Freeway crossings are one of the biggest barriers to biking and walking. Because of their high speeds, shifting traffic directions, and car-focused design, they discourage people from biking for transportation. As highway interchanges are updated, they should include safe and comfortable facilities for all roadway users, for all ages and abilities, which is the definition of Complete Streets. The Holly Street overcrossing of Highway 101 in San Carlos currently has a narrow sidewalk on one side, some fading sharrows, and shoulders adjacent to four to six lanes of fast-moving traffic entering and exiting the freeway. Even the most experienced bicycle riders are intimidated by this interchange, with good reason. The closest safe crossing for people biking is over a mile north of Holly Street at Ralston Avenue in Belmont or more than three miles south in Redwood City. The City of San Carlos has been working on this project since (at least) 2009. I dug through our files and found a comment letter from SVBC dating almost exactly six years ago, regarding the Holly Street/101 alternatives being developed at that time. Over the years, the project has undergone many iterations. Originally, the City of San Carlos sought to include high quality biking and walking facilities on the interchange itself. Unfortunately, this was not approved by Caltrans at the time and so eventually all parties determined that a physically-separate pedestrian and bicycle bridge would be the best design. Since then, City of San Carlos has been trying to line up the funds to get both the interchange and the ped/bike bridge constructed. SVBC successfully support the City’s request for $400,000...
Update on Page Mill/280

Update on Page Mill/280

As many of you know, last week a bicyclist was killed on Page Mill Road near the interchange with Highway 280. This was especially tragic given that SVBC has been working with the various stakeholders (Caltrans, County of Santa Clara, City of Palo Alto, and Town of Los Altos Hills) over several years to make this interchange safer. In 2014, our Roadway Safety Solutions Team visited the site with engineers and staff from the respective jurisdictions to analyze the site and offer solutions. As Colin mentioned in our previous blog post, there is currently a phased plan on the table. The first stage or “interim” plan requires approval by Caltrans and includes more visible delineation and green paint, similar to nearby Alpine Road at Highway 280. We are currently in conversation with Caltrans and the County of Santa Clara to figure out where the funding for this plan comes from and how to move it forward as quickly as possible. We know many of you are interested in getting involved, so please contact us using the form in the bottom righthand corner of this page if you would like to be added to the mailing list for this campaign. We will send out status updates and action alerts as they develop. Unfortunately, collisions like these happen far too often in both San Mateo and Santa Clara Counties. This is why we have been working so hard on Vision Zero and helping cities take action through the Vision Zero Toolkit. We are currently making presentations to City Councils (such as in Daly City) and Bicycle and Pedestrian Advisory Committees (such...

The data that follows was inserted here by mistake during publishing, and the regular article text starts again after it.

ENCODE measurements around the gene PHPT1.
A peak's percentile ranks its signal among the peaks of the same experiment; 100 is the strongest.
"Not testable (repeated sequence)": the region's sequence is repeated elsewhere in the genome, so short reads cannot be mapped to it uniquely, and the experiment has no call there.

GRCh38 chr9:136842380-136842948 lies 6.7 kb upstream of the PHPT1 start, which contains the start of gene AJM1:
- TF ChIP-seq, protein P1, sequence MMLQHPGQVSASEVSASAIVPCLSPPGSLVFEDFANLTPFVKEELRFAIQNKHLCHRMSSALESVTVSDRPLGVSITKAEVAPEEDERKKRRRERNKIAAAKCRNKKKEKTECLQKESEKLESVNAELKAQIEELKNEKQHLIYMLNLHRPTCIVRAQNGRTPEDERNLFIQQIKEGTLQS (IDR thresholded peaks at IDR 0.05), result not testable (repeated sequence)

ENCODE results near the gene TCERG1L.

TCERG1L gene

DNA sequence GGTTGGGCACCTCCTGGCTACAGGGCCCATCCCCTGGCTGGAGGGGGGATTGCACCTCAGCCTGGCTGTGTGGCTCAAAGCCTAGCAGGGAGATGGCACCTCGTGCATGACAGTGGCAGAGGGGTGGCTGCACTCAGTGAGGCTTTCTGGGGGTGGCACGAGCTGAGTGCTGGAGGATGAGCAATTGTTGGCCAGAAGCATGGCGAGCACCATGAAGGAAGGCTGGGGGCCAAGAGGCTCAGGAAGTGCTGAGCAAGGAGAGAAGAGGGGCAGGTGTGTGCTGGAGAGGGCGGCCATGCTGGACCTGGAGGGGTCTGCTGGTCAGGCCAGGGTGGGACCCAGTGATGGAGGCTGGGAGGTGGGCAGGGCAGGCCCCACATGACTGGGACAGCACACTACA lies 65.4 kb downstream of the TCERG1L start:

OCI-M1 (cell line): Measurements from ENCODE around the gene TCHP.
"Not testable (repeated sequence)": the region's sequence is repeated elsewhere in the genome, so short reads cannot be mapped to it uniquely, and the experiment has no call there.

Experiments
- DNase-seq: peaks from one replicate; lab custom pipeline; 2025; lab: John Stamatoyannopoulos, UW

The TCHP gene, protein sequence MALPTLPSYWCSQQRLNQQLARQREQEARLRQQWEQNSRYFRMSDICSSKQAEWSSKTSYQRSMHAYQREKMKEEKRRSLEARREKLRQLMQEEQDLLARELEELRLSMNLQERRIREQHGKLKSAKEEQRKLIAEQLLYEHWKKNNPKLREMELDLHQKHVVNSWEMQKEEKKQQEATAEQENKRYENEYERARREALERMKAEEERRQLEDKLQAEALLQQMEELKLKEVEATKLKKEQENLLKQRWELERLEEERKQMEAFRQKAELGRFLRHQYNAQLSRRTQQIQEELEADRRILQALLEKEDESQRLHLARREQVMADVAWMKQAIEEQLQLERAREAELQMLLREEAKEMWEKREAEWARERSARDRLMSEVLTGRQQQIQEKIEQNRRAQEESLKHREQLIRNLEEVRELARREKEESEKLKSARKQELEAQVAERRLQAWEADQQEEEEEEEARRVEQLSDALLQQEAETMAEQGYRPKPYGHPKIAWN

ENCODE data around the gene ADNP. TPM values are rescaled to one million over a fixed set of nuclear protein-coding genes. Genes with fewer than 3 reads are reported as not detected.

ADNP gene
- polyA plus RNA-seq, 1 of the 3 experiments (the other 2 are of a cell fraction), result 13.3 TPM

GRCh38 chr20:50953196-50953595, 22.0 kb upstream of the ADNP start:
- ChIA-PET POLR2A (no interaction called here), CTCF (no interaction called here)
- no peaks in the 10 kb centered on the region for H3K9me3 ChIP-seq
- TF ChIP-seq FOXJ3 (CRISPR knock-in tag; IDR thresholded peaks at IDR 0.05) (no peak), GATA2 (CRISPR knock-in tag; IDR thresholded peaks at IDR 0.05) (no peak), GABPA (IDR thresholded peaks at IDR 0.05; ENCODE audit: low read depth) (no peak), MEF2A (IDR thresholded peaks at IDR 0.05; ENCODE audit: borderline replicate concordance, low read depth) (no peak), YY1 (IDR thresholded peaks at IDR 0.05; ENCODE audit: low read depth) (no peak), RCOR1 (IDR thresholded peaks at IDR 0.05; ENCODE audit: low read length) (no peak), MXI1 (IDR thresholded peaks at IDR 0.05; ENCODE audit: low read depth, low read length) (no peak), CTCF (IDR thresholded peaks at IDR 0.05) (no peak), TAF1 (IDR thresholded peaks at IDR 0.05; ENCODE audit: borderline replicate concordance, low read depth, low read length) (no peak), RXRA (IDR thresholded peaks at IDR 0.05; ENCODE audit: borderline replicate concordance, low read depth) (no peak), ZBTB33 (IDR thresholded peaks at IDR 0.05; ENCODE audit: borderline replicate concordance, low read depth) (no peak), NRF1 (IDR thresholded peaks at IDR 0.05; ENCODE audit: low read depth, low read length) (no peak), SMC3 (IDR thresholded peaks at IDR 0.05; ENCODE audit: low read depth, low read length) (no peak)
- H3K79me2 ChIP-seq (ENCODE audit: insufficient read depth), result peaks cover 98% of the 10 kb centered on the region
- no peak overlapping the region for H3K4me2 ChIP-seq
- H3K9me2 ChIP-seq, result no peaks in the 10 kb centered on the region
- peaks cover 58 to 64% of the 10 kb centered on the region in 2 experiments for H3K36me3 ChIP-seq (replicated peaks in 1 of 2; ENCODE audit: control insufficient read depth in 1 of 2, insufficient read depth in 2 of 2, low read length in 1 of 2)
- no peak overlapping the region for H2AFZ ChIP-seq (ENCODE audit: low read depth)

Questions for Redwood City Council Candidates

Silicon Valley Bicycle Coalition is a 501c3 non-profit organization and is permitted to educate our members about where candidates for public office stand on our issues. We are not permitted to endorse candidates. Questions were developed with the SVBC San Mateo County Local Team. We emailed all the known candidates for Redwood City City Council and received responses from the following: Alicia Aguirre, Ian Bain, Janet Borgens, Rosanne Foust, Shelly Masur, and Tania Sole. Candidates’ responses are listed in alphabetical order following each question. 1. Should bicyclists be accommodated on El Camino Real through your city? If so, how should the roadway be designed to accommodate them? Alicia Aguirre: Bicyclists [should be accommodated] on El Camino and throughout our City. Unfortunately, not all streets, even El Camino are wide enough. My main concern is safety. We have restriped many streets and are in the process of adding more for bicyclists. Sharing the road with automobiles is a good option, as long as it is safe for all. Ian Bain: I have supported the expansion of bike lanes throughout the city, however, I’m not sure about El Camino. The road is very congested, even during non-peak times, so I’m not sure how well that would work. I will be watching Menlo Park very closely to see how their proposal plays out. Janet Borgens: El Camino is heavily traveled by cars and buses. When I bike El Camino I feel much safer when there is a designated bike lane. As we move towards the Grand Boulevard discussion we should look at opportunities that would accommodate both public transportation, cars and bicycles...